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H Lake, Ancient Lakes, Quincy Lakes Wildlife Refuge, Quincy Unit of the North Columbia Basin State Wildlife Recreation Area, Quincy, WA

The Quincy Lakes Wildlife Area covers 15,266 acres and is part of the Quincy Unit of the North Columbia Basin State Wildlife Recreation Area. Recreational opportunities include boating, hunting, water sports, fishing, and camping. Fish species include smallmouth bass, largemouth bass, rainbow trout, yellow perch, and crappie.

Lakes located in the Quincy Lakes Wildlife Area,

Ancient Lake
Burke Lake
Caliche Lakes
Cascade Lake
Cliff Lake
Crater Lake (in Quincy Lakes Wildlife Area)
Cree Lake
Crystal Lake (in Quincy Lakes Wildlife Area)
Cup Lake (in Quincy Lakes Wildlife Area)
Dot Lake (in Quincy Lakes Wildlife Area)
Dusty Lake
Evergreen Reservoir
Flat Lake
George Lake
H Lake
Martha Lake
Quincy Lake
Spring Lakes
Stan Coffin Lake

Camping available at the following locations,

Ancient Lake, tent camping only
Western side of Burke Lake
Caliche Lakes
Martha Lake
Dusty Lake
Multiple spots at the Evergreen Reservoir
H Lake
Quincy Lake
Stan Coffin Lake

Rugged geology and a series of lakes and wetlands filled by seepage from nearby irrigation channels make the Quincy Lakes Wildlife Area an interesting stop for bird-watchers. Waterfowl, pelicans, and Great Egret spend their summer months at the wildlife area. In the fall and winter, thousands of waterfowl use the lakes and wetlands—interspersed with basalt outcroppings and pillars—as a stopover on their migration route. Quincy Lakes is located just east of the Columbia River and southwest of the town of Quincy, in the heart of farm country. The wildlife area covers more than 15,000 acres, and its geology is marked by the clear signs of ancient lava flows that are exposed from the Missoula Floods that swept down the Columbia River during the last ice age. The result is a terrain pockmarked by varied habitats—steep basalt cliffs, ponds, mesas, wetlands, and areas of mature shrub-steppe. Some of the most accessible parts of the wildlife area center around the wetlands and lakes near Quincy, but the area also includes lands closer to the Columbia River and a natural area in Frenchman Coulee, just north of I–90 near Silica Road. Habitats: Shrub-steppe, lowland riparian, wetland. Specialty birds: American White Pelican; Great Egret; Tundra Swan; Greater Scaup; Barrow’s Goldeneye; Golden and Bald Eagles; Swainson’s Hawk; Peregrine Falcon; Chukar; Sandhill Crane; American Avocet; Blacknecked Stilt; Solitary Sandpiper; Long-billed Curlew; Baird’s and Pectoral Sandpipers; Wilson’s and Red-necked Phalaropes; Bonaparte’s Gull; Forster’s Tern; Short-eared and Burrowing Owls; Dusky Flycatcher; Cassin’s Vireo; Sage Thrasher; Sage Sparrow.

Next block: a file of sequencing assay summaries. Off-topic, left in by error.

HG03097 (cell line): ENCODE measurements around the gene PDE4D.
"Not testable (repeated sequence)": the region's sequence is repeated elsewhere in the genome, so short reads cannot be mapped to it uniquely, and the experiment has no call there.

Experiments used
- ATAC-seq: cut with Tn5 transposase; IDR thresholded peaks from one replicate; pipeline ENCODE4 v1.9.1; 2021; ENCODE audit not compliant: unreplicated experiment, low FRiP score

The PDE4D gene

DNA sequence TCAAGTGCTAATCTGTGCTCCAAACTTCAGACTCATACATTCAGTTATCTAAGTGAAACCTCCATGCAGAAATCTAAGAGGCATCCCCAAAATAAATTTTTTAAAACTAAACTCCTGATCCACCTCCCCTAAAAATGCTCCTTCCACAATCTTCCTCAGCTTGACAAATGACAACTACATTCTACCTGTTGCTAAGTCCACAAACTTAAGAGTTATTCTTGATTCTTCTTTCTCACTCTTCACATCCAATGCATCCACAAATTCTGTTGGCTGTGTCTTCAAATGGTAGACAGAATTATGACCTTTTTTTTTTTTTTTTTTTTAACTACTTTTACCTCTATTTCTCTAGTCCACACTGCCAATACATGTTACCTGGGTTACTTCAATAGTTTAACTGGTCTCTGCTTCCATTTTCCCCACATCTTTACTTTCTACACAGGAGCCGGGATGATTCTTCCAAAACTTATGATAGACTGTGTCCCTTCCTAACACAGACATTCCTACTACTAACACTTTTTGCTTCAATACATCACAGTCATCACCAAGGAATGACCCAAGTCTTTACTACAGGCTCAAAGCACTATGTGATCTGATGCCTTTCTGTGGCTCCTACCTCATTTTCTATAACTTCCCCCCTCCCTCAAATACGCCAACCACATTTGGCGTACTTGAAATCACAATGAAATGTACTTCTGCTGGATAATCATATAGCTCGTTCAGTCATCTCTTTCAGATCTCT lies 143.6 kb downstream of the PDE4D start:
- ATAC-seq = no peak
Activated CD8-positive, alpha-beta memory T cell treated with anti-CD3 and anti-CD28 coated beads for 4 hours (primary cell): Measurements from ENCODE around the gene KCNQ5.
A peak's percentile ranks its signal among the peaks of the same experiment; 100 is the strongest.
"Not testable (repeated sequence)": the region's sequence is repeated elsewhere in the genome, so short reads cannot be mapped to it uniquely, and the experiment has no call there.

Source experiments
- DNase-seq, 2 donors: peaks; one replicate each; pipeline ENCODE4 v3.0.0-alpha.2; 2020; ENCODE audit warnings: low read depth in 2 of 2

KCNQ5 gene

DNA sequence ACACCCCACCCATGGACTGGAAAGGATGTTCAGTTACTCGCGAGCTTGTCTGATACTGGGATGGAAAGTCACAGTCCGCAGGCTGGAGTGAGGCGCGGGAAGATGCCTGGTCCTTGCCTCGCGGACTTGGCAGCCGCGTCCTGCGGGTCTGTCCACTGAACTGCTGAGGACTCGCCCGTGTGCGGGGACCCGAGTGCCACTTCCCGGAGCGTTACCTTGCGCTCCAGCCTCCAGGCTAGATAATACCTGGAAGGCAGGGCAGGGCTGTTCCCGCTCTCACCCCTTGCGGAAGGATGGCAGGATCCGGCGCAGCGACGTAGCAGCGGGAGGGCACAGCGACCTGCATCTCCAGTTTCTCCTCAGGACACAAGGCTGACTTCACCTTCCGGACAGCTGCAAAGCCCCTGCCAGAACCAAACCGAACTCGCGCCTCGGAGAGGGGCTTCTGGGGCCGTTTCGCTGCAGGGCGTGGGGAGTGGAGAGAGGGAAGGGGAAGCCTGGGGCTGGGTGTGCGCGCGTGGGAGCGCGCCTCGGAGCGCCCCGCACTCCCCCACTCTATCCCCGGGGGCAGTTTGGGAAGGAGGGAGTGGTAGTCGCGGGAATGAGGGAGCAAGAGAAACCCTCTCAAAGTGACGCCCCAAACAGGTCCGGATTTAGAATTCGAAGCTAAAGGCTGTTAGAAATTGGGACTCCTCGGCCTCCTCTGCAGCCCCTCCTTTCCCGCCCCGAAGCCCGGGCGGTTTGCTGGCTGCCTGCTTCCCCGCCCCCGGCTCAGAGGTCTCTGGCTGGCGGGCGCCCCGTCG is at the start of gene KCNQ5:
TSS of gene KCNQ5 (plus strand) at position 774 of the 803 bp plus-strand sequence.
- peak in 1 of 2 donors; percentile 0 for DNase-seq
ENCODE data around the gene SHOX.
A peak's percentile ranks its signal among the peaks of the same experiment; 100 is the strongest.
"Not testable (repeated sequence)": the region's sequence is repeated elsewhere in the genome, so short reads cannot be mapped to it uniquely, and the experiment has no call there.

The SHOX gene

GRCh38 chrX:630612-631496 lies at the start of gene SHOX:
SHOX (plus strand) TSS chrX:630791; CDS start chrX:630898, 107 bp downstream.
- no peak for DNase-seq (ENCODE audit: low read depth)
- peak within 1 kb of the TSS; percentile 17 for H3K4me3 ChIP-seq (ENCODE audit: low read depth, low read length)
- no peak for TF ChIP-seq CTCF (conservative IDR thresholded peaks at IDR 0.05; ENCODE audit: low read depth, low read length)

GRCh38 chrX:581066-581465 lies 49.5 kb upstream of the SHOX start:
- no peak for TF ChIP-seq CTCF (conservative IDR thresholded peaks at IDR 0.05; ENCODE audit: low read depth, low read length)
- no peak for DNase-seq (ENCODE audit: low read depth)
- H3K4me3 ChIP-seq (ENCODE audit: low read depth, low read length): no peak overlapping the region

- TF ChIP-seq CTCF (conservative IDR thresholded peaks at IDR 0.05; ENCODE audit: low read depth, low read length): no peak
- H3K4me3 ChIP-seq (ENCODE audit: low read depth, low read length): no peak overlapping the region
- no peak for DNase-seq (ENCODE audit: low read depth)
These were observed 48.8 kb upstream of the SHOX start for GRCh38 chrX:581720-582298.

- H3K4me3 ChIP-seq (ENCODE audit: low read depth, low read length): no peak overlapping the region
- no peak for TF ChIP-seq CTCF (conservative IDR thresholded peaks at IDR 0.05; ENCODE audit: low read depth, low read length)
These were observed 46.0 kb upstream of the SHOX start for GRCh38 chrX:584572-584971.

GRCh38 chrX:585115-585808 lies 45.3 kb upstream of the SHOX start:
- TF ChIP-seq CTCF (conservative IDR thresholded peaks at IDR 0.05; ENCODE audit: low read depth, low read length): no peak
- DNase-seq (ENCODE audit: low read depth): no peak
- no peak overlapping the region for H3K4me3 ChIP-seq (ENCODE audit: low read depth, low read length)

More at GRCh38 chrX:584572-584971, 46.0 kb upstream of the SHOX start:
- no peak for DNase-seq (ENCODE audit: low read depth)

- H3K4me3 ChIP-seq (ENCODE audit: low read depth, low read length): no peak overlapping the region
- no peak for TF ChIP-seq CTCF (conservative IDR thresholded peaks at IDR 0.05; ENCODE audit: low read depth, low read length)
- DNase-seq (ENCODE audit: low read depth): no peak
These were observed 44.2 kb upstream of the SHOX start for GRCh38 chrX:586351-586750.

Ancient Lakes hike is flat-out excellent for easy adventure. It still feels like March on the western side of the Cascades. If you are tired of waiting for summer to come, you can always find it on the other side of the mountains. We have a favorite hike near Quincy and the Columbia River. It's a bunch of lakes set in a coulee left over from the Missoula floods. Called Ancient Lakes, they rub shoulders with Dusty Lake, another popular destination in the area. If you are a lazy backpacker and don't want to work hard for scenery, interesting geology, flowers and opportunities to fish, then this hike is ideal. This is a good beginner's hike or backpack -- there is no elevation gain and it gets pretty right away.

The most striking feature of the 15,266-acre Quincy Lakes unit, west of the town of George, is the geology. It is a product of erosion of lava flows by glacial floodwaters. The many layers of basalt are exposed in towering 800-foot cliffs, isolated mesas, stair stepped benches, box canyons and potholes. Several of the potholes are filled with water that has seeped from the irrigation of the Quincy Basin farmlands upslope. These wetlands, ponds and lakes have added an important diversity to the habitat of this area. Most of this unit is well vegetated with perennial plants. Big sage/bluebunch wheatgrass is the most common plant community. There are a variety of other native shrub-steppe communities in areas where the soil is scarce, and one farm unit has been turned into a 70-acre shrub plot. A White Eatonella (Eatonella nivea) plant site near Frenchman Coulee has been designated a Natural Area by DNR. Striped whipsnakes have been observed on this unit. Several of the lakes are managed for trout fishing.

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Photo details

  • Uploaded on October 1, 2008
  • © All Rights Reserved
    by Alex Tucker
    • Camera: Hewlett-Packard Photosmart M305
    • Taken on 2005/05/23 14:24:33
    • Exposure: 0.002s (1/592)
    • Focal Length: 6.25mm
    • F/Stop: f/4.810
    • ISO Speed: ISO100
    • Exposure Bias: 0.00 EV
    • No flash